Papal retreat master says true compassion involves a “physical pang”
ROME — It is Sunday evening and three days have passed amid an immense sense of emptiness and a sea of tears. The face of the woman coming to the tomb is tear-stained too, and the sight of the stone rolled away only increases her anxiety. A voice stops her: “Woman, why are you weeping? Whom so you seek?” (John 20:15).
So began the papal retreat master’s meditation on Thursday morning, as Pope Francis and members of the Roman Curia entered day four of their Lenten retreat in the Roman hillside town of Ariccia.
After setting the scene for the morning meditation, Fr. Ermes Ronchi reflected on God’s way of acting in the face of human suffering and pain.
Three key words of compassion
Jesus is risen, the papal retreat master said. “He is the God of the living,” and he “takes interest in the tears” of Mary Magdalene. “In his last hour on Friday, on the Cross, he took interest in the pain and anguish of a thief; and in the first hour of Easter, he took interest in the suffering and love of Mary.” This is the way of “Jesus, the Man of encounters,” Fr. Ronchi said. For he “never looks for a person’s sin but focuses instead on their suffering and need.”
The papal retreat master then asked: “How can we see, understand, touch and be touched by the tears” of others? “By learning to take on the gaze and gestures of Jesus, which are those of the Good Samaritan: See, stop and touch: three verbs never to forget (…) to see: The Samaritan saw and had compassion. He saw that man’s wounds, and he himself felt wounded (…) Hunger has a why, migrants have a mountain of whys, the tumors of the ‘Land of Fires’ have a why. Disciples are called to question the causes. Be a presence where people are weeping (…), and then look together for how to reach right to the roots of evil, and tear them out.”
Don’t “pass by”
In many scenes in the Gospel Jesus sees human suffering and has compassion. This word, Father Ronchi said, in the Greek text translates into feeling “a stomach cramp.” True compassion, he said, isn’t an abstract and noble thought but a physical pang. It is what causes the Good Samaritan not to “pass by,” as the priest and Levite do. Another reason not to pass by, Fr. Ronchi added, is because “further on there is nothing, least of all God”:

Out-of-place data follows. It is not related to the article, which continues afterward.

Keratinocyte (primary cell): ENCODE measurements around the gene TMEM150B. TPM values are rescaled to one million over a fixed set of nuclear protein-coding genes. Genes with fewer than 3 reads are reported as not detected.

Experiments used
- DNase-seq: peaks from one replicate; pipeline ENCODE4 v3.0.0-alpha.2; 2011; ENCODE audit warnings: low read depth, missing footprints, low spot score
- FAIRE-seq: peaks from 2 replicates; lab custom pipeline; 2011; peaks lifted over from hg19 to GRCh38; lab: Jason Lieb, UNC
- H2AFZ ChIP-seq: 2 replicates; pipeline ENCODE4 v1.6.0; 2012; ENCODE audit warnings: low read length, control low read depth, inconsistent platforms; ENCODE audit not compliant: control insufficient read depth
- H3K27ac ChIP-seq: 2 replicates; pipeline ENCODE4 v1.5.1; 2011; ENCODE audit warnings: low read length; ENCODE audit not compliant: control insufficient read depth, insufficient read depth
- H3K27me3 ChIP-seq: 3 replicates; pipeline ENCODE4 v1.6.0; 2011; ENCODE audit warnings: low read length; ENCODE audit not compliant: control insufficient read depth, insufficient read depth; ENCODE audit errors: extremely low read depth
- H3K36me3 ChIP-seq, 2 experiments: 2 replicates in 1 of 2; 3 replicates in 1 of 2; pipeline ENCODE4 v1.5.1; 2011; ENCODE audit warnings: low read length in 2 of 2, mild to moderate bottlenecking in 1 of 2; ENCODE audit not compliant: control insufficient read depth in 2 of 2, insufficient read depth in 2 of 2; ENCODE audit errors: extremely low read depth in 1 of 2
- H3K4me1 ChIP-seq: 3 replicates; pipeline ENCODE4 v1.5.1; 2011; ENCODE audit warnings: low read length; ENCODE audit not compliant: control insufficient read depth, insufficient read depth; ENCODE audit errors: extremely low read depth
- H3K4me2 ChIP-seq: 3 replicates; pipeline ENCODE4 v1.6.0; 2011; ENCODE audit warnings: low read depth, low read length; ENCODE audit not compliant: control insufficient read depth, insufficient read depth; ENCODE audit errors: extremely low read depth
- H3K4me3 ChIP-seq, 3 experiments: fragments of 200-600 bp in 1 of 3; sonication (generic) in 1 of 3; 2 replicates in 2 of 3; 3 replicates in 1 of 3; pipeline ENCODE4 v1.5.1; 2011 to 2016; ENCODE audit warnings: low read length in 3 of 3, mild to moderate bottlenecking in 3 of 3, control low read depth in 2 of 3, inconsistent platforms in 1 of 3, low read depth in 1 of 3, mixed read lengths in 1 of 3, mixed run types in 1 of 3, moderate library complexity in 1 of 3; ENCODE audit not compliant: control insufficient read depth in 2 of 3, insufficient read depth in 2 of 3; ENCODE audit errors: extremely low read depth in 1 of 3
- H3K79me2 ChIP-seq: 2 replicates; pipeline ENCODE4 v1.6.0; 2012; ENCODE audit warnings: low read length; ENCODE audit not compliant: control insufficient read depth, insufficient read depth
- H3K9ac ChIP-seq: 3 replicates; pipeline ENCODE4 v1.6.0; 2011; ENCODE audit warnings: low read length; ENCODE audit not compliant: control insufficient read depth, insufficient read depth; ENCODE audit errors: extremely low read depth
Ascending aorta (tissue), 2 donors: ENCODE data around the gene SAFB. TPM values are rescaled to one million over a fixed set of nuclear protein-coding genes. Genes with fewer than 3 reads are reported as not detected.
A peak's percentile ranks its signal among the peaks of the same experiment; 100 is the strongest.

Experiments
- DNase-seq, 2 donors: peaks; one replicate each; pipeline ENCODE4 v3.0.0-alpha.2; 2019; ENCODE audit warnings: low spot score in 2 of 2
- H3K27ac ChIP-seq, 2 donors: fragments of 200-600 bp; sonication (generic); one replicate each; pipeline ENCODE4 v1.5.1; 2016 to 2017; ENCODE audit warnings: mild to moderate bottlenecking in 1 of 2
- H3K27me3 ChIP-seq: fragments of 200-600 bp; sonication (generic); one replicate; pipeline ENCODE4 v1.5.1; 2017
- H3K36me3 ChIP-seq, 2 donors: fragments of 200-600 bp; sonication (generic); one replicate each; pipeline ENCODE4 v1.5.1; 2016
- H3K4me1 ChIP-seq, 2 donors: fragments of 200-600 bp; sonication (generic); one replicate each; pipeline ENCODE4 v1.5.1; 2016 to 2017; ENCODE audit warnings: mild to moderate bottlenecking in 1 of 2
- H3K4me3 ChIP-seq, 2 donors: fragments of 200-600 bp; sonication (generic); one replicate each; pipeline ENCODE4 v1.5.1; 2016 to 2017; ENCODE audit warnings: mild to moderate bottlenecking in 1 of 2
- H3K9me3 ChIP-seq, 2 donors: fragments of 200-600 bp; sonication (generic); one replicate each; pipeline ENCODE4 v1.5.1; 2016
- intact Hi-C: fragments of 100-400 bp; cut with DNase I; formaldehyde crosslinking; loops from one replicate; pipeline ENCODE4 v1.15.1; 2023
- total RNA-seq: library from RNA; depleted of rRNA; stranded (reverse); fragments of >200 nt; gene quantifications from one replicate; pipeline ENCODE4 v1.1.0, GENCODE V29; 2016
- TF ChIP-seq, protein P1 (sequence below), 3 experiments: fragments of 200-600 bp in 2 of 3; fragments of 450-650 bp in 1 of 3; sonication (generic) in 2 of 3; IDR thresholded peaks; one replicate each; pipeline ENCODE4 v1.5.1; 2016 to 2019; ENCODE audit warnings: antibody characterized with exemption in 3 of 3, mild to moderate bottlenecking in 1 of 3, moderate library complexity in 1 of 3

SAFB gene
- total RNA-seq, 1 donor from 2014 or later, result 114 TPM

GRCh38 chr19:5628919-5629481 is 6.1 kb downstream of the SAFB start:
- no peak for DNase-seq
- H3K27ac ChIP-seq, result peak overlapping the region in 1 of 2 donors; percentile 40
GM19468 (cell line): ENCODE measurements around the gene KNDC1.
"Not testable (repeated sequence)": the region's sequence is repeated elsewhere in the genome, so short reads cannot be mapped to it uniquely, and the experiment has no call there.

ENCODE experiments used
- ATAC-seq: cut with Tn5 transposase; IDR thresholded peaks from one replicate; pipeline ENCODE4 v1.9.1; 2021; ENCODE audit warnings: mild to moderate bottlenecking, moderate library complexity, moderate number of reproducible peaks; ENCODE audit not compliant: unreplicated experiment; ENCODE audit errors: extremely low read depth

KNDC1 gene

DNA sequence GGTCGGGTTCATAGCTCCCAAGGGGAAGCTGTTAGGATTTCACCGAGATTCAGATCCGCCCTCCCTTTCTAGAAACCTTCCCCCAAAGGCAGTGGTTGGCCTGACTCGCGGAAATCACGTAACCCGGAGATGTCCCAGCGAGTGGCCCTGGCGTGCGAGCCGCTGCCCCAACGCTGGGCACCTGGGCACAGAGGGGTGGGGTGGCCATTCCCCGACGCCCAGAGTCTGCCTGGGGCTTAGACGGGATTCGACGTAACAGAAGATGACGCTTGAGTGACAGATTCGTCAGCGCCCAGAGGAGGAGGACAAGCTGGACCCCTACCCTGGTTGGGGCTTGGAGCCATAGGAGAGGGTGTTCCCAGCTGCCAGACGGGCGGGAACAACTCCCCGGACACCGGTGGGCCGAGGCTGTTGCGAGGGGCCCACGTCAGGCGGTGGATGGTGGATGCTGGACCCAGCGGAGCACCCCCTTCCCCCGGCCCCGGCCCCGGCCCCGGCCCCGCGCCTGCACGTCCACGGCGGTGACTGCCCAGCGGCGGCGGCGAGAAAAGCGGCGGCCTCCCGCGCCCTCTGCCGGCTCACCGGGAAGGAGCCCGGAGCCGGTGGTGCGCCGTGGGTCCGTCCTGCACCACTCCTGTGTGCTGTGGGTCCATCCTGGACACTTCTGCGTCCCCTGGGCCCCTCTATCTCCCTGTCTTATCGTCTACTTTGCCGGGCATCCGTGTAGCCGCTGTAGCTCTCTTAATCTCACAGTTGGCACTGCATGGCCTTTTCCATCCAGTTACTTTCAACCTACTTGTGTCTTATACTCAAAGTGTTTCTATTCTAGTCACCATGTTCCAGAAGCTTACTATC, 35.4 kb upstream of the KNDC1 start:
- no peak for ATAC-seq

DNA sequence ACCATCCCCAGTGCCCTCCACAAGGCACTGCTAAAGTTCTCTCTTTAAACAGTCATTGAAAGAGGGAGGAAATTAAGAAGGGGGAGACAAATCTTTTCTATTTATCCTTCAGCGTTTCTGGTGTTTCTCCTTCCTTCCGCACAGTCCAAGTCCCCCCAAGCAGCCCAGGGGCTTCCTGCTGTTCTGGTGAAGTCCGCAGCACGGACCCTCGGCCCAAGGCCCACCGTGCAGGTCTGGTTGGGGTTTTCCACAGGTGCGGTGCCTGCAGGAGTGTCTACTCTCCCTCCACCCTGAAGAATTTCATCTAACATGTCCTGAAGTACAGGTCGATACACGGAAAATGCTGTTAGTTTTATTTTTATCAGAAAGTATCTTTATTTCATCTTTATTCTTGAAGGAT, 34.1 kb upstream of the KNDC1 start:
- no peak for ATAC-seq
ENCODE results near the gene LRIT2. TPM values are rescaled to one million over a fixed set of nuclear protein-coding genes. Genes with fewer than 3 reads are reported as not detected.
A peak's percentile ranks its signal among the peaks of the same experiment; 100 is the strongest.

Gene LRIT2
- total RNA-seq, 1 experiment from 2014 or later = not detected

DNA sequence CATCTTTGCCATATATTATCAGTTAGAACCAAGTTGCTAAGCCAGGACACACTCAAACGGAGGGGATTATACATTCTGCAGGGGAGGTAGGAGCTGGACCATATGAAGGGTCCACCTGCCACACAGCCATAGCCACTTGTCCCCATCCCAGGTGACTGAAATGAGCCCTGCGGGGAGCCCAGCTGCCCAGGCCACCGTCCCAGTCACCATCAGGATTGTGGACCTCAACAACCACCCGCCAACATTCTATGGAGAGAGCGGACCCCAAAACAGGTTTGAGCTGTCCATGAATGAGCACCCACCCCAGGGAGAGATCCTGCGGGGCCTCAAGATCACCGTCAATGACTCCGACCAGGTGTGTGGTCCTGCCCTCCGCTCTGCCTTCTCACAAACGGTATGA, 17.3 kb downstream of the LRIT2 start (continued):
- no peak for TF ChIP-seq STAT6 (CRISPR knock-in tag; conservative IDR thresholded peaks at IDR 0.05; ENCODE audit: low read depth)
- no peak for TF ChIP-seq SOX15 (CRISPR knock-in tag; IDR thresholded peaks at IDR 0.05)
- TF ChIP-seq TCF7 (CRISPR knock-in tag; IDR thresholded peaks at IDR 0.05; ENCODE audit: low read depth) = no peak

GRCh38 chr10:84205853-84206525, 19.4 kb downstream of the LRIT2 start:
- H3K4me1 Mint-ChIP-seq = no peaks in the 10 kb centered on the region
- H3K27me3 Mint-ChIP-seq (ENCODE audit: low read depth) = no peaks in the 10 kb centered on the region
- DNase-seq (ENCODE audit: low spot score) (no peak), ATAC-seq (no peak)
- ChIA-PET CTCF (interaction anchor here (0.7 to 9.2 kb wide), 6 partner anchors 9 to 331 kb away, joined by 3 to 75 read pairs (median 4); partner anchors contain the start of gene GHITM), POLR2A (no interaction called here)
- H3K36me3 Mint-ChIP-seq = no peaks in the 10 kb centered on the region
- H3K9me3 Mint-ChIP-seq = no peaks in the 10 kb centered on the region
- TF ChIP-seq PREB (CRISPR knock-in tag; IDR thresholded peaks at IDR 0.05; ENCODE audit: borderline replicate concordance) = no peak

“The real difference isn’t between Christians, Muslims or Jews; the real difference isn’t between the one who believes or the one who says he doesn’t believe. The real difference is between the one who stops and the one who doesn’t stop before the wounded; between the one who stops and the one who keeps walking (…) Were I to spend just one hour taking on the suffering of another person, I would know it better, I would wiser than someone who’s read every book. I would be wise about life.”
Mercy is never at a distance
The third word: Touch. “Each time Jesus is moved, he touches,” the papal retreat master said. “He touches the untouchable,” a leper — the first human throwaway. He touches the son of the widow of Nain and “violates the law, does what one should not do. He takes the dead boy, brings him back to life and gives him back to his mother”:
“A heartless gaze produces darkness, and then triggers something even more devastating: turning the invisible into the guilty ones, transforming the victims — refugees, migrants, the poor — into the guilty ones and the source of the problem (…) And if I see, I stop and touch. If I dry a tear, I know, I don’t change the world. I don’t change the structures of iniquity, but I have injected the idea that hunger is not invincible; that the tears of others have rights over each person, and over me; that I don’t abandon and leave adrift those in need; that you are not thrown away; that sharing is the form most proper to man. (…) For mercy is all that is essential to human life. Mercy is a matter of the heart and the hands. And this is how God forgives: Not with a document, but with hands, a touch, a caress.
Diane Montagnais Rome correspondent for Aletiea’s English edition.